Like all lessons, it is an active and sometimes difficult process to incorporate new ideas; but I am going to keep an open mind and keep asking questions. I know the answers are all around me both on and off the pitch, so I continue to play on. I also know there is so much more to understanding lagom, but I have to be patient. After all, I’m both a rookie and a foreigner now.
To Be Continued…
[Stoppage Time] Göteborg FC spent the last week training hard in preparation for the commencement of Allsvenskan (league), which kicks off at home this Tuesday! I’ve been working to make little adjustments, sort through the overload of information, while staying positive and confident. It’s a lot. But it’s made easier by the encouragement of a helpful loving team, always willing to learn and grow together with me, on and off the pitch. I recently learned the team motto: lilla laget med enorma hjärtat (Little team with a big heart). I like that.
One of my teammates recently paid me a great compliment. She said, “Playing with you is that great feeling. We all know that once we get you together with the team, our level can raise so much higher. And it’s right there. We are so close to it, and when we get there, it’s going to be a huge change in our level of play. When I step on the field with you, it’s sort of like the feeling a child has a few days before summer vacation…”
Well, I scored a goal in a scrimmage this week against a boy’s team. Although it did not feel like much of something to celebrate to me, my team disagreed, as it was my first goal in the KGFC uniform… Bring on the summer!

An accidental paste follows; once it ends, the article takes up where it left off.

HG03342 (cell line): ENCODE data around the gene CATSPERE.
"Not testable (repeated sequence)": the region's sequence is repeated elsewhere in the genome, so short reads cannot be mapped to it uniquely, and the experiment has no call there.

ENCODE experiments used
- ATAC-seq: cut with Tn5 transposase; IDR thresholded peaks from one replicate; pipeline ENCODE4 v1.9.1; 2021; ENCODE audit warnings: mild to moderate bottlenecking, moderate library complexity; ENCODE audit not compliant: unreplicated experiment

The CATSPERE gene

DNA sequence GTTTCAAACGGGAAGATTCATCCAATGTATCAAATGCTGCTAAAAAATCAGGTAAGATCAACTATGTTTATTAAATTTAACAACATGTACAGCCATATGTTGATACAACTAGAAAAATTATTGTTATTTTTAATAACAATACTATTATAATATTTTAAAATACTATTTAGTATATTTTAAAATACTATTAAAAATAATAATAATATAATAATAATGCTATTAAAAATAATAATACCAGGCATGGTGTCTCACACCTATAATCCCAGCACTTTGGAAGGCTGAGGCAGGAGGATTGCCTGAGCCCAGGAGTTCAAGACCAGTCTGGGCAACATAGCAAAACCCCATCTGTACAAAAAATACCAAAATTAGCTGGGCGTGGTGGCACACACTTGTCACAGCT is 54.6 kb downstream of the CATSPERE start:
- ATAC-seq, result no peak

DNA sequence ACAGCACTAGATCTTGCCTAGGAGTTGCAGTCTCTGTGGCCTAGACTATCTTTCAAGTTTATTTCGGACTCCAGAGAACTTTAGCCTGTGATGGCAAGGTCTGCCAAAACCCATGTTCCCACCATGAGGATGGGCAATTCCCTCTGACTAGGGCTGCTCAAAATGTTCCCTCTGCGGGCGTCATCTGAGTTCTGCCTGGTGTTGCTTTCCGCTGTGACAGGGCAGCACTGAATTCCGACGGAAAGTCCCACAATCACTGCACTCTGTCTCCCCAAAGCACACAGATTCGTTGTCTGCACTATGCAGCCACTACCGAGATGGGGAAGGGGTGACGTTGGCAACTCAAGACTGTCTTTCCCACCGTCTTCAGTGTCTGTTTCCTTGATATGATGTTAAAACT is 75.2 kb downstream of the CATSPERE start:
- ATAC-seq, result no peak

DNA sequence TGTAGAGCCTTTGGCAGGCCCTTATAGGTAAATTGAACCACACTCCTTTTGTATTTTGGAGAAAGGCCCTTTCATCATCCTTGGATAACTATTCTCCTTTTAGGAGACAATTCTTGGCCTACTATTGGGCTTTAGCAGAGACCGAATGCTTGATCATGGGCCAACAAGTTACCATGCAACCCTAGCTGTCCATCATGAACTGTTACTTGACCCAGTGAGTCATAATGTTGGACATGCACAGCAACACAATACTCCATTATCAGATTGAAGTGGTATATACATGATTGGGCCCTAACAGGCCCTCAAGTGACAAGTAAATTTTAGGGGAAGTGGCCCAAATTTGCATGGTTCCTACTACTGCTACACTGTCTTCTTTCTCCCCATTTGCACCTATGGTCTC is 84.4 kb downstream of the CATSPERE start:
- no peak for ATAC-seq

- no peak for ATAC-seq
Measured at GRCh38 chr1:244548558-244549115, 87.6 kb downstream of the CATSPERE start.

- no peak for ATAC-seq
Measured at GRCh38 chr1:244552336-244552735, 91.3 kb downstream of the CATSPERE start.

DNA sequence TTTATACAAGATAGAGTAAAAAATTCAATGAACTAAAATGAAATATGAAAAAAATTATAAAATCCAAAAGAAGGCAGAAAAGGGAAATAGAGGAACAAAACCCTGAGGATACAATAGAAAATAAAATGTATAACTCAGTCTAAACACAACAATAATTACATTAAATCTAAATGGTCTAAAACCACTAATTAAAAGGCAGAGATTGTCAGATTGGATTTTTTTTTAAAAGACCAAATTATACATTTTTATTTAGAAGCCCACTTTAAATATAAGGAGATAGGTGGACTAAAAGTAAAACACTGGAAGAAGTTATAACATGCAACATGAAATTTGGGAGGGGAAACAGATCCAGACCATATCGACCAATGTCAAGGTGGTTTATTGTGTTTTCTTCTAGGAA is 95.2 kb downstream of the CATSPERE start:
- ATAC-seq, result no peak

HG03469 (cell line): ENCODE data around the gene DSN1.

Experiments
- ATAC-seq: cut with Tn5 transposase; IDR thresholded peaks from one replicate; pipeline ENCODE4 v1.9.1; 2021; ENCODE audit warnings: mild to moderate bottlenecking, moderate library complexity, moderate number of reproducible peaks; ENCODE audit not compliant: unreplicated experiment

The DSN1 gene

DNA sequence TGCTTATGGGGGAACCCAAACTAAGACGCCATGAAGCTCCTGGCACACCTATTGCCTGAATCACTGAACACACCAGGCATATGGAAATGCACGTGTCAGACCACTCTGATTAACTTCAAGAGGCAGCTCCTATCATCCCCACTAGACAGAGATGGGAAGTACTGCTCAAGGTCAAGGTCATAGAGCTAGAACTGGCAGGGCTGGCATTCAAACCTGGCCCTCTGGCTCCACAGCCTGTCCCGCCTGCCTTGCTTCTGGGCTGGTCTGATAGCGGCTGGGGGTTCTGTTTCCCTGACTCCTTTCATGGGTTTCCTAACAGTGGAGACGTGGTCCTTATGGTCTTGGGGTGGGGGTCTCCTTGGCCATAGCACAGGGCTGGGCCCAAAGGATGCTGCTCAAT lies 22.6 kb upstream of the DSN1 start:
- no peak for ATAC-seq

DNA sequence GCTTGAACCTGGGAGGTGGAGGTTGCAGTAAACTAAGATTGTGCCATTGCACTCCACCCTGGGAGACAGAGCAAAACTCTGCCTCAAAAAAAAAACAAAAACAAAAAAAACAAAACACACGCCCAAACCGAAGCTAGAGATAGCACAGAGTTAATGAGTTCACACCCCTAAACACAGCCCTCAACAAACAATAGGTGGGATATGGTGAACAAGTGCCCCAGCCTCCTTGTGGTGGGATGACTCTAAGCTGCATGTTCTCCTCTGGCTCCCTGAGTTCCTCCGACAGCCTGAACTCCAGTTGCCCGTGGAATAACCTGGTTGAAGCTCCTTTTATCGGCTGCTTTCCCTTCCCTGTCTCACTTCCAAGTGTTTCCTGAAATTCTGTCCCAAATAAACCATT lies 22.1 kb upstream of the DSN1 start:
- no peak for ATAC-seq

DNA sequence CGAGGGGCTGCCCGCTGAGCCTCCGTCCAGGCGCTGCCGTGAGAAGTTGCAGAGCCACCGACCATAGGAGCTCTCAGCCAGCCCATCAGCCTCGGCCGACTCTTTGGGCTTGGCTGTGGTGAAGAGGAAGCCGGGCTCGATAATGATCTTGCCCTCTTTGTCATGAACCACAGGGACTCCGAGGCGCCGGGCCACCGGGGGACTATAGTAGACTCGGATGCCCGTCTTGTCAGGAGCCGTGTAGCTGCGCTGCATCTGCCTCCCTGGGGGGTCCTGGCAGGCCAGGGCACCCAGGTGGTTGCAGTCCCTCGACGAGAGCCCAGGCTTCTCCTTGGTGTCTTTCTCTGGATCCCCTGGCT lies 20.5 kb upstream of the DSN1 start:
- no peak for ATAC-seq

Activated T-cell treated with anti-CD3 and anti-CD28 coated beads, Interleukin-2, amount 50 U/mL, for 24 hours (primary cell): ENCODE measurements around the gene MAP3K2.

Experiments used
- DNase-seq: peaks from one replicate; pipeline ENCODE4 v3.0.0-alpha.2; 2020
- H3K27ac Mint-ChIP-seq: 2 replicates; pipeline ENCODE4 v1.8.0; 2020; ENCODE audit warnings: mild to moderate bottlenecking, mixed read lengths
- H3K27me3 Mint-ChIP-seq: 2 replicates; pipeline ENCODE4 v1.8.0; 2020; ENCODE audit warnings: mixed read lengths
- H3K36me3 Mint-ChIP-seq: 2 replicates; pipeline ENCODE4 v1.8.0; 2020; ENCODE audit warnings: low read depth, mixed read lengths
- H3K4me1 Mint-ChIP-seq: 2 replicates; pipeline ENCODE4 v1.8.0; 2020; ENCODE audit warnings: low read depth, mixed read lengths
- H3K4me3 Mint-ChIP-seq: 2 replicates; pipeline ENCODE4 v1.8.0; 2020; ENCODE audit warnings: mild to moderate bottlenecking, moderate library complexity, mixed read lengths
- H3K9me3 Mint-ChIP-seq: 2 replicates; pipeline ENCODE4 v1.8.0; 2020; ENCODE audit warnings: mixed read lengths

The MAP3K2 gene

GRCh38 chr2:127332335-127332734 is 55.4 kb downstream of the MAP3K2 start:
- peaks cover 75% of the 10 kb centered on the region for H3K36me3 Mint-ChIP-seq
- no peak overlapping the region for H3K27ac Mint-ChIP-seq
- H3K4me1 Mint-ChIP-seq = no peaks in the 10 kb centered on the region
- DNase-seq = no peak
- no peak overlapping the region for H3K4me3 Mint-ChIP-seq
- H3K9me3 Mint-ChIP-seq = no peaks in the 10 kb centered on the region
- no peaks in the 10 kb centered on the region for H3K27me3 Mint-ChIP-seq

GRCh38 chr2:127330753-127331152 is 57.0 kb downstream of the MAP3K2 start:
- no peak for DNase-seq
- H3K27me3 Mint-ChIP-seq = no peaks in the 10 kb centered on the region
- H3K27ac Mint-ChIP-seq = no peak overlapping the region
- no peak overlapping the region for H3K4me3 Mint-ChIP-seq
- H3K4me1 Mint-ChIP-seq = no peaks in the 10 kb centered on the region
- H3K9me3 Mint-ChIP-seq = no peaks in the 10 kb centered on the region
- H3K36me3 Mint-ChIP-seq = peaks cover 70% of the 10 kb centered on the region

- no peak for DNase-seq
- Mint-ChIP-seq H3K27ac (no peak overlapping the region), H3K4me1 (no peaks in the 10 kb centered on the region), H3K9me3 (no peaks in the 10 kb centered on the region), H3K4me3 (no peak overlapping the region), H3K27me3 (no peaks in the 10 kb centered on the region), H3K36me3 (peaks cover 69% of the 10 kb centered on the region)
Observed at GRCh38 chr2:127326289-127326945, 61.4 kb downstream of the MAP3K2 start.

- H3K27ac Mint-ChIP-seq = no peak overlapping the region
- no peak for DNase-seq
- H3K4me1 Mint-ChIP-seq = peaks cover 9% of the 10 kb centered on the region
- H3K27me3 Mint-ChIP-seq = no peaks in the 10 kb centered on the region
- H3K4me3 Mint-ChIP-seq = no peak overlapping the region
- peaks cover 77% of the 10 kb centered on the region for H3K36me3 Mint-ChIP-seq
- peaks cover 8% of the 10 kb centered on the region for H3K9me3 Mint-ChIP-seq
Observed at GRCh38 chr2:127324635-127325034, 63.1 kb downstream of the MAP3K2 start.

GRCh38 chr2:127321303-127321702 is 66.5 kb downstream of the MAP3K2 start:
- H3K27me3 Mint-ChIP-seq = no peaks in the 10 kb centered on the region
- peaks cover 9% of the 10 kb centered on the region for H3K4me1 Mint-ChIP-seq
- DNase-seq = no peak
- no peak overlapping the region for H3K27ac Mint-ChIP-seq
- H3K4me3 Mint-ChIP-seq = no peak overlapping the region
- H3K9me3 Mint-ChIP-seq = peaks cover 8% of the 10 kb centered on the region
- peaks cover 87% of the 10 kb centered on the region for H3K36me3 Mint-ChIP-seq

[Off the Post!] Invariably when the temperature reaches 5 degrees Celsius (hold off on the shorts…that’s 40 degrees Fahrenheit), someone on my team will look at me and announce, “California weather!?” Now I’m the one laughing. “No, not even close,” I say.
When my mom came to visit last week, we took a promenade down the streets of Haga, famous for its quaint shops and coffee houses. As a rare March treat, the sun was playing “peek-a-boo,” which meant I shed the thin sweater layer between my long-sleeved shirt and my puff jacket. With Uggs, wool gloves, thick scarves, and earmuffs in place, my mom and I took to the streets for some shopping and of course, Fika.
We came to the center of Haga and stopped dead in our tracks…there were people loitering up and down the streets of the intersection many of them sitting precariously on the curbs and cobblestone-covered road. Surely the creeping influences of 21th century Socialism couldn’t be this bad! As I popped off the lens cap of my camera to capture this scene, I noticed that the faces of those around me were far from bleak. In fact, everyone seemed happy. They were smiling while sipping coffee and engaged in lively conversation. Apparently, we did not get the memo. This was a “warm” spring day in Gothenburg but my mother and I were the only two people in the city who hadn’t noticed!
Rookie for life, Christen Press